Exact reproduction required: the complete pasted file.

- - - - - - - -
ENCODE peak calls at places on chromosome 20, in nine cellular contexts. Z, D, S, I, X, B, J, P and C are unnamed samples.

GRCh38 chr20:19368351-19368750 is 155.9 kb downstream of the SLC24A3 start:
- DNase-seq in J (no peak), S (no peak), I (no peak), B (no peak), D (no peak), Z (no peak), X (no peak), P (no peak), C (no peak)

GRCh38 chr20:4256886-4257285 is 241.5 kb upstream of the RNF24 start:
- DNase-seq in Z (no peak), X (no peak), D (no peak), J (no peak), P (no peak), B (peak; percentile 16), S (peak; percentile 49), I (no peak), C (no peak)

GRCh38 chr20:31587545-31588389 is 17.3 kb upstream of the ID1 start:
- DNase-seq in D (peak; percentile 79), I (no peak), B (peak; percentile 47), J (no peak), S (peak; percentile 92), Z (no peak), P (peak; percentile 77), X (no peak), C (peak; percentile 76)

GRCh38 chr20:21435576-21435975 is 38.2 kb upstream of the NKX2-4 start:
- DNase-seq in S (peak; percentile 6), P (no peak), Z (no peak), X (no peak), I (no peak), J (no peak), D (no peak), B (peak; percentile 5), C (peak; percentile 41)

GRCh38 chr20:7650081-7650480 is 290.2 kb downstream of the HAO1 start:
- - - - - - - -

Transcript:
ENCODE peak calls at places on chromosome 20, in nine cellular contexts. Z, D, S, I, X, B, J, P and C are unnamed samples.

GRCh38 chr20:19368351-19368750 is 155.9 kb downstream of the SLC24A3 start:
- DNase-seq in J (no peak), S (no peak), I (no peak), B (no peak), D (no peak), Z (no peak), X (no peak), P (no peak), C (no peak)

GRCh38 chr20:4256886-4257285 is 241.5 kb upstream of the RNF24 start:
- DNase-seq in Z (no peak), X (no peak), D (no peak), J (no peak), P (no peak), B (peak; percentile 16), S (peak; percentile 49), I (no peak), C (no peak)

GRCh38 chr20:31587545-31588389 is 17.3 kb upstream of the ID1 start:
- DNase-seq in D (peak; percentile 79), I (no peak), B (peak; percentile 47), J (no peak), S (peak; percentile 92), Z (no peak), P (peak; percentile 77), X (no peak), C (peak; percentile 76)

GRCh38 chr20:21435576-21435975 is 38.2 kb upstream of the NKX2-4 start:
- DNase-seq in S (peak; percentile 6), P (no peak), Z (no peak), X (no peak), I (no peak), J (no peak), D (no peak), B (peak; percentile 5), C (peak; percentile 41)

GRCh38 chr20:7650081-7650480 is 290.2 kb downstream of the HAO1 start: